Kalamazoo church helps bridge vaccination gap for minority groups

COVID-19 Vaccine

KALAMAZOO, Mich. (WOOD) — A vaccine clinic at a Kalamazoo church hopes to bridge the vaccination rate gap in communities of color.

Kalamazoo County Health and Community Services partnered with the Northside Ministry Alliance to hold the clinic Monday at Mt. Zion Baptist Church.

Pastor Addis Moore says the clinic took a different approach to scheduling appointments by reaching out to people directly.

The two most senior members of the church, 101-year-old William Hodge and 100-year-old Annie Lewis, received their first dose of the Pfizer vaccine.

The centenarians want people to not be hesitant getting the vaccine.

“We have had vaccines before. We know about them,” Lewis said.

William Hodge’s son Vincent Hodge says getting the appointment was a blessing.

“He’s glad this is happening because he’s kind of relieved about it because he was worried about it all the time,” Vincent Hodge said.

William Hodge, 101, receive a COVID-19 vaccine at  Mt. Zion  in Kalamazoo on Feb. 4, 202
William Hodge, 101, receive a COVID-19 vaccine at  Mt. Zion  in Kalamazoo on Feb. 4, 202

The latest information from the Centers for Disease Control and Prevention shows in the first month of vaccinations, 60% were given to white people and 5% were given to Black people nationwide.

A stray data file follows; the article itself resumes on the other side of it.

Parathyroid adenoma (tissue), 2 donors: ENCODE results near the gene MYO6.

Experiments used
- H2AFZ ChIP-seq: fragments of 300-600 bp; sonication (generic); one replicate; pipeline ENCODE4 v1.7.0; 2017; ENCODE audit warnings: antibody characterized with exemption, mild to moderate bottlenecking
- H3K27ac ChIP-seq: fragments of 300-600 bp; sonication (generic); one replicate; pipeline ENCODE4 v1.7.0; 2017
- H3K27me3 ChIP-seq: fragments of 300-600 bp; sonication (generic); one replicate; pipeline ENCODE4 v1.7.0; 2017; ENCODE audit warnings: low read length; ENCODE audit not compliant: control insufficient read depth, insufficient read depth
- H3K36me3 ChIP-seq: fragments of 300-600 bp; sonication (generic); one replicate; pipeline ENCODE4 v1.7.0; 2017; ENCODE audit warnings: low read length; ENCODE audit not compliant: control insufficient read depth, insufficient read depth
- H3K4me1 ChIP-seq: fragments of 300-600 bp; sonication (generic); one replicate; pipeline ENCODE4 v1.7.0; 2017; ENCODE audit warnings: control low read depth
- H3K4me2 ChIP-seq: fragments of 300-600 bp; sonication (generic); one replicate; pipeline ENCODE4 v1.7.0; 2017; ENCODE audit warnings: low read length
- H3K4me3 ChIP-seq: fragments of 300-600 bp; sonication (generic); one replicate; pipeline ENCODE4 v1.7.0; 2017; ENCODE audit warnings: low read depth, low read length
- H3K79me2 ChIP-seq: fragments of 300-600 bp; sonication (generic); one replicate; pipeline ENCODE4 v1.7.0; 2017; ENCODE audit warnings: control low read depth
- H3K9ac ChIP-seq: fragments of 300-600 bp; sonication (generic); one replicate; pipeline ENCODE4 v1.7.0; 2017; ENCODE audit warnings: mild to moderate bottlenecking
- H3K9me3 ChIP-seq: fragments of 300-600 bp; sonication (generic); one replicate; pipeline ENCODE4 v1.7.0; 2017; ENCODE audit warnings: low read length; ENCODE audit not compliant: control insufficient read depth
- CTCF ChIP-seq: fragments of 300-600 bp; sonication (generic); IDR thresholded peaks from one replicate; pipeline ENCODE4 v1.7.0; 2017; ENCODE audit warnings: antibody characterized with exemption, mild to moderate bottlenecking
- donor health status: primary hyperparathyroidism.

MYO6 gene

There could be several reasons for this gap including access to care, less trust in vaccinations in minority communities and a lack of diversity in the health care field — the group that was one of the first to be vaccinated.

State health officials say they are collecting data on this issue and plan to release the information in the near future.

“We’re still dealing with structural racism and we’re trying to really operate in the structures that still exist and to get the vaccine to the one that’s most vulnerable, we’ve got to change some systems,” Moore said.

John Martin was a little hesitant to be vaccinated against COVID-19 at first but decided it was something he needed to do.

“You have to go in and get it. I think if you don’t you might regret it later,” Martin said.

He says vaccination is the best way to put an end to the pandemic that has claimed so many lives.

“You have to do something, you can’t just stand there and do nothing,” Martin said.

Kalamazoo County Health Officer Jim Rutherford says clinics like these are one way to help address the disparity in vaccination rates.

“I think we’ve experienced equity issues all along as it relates to access to health care, so this is certainly our attempt to be able to reach populations that we haven’t been very effective at reaching in the past,” Rutherford said.

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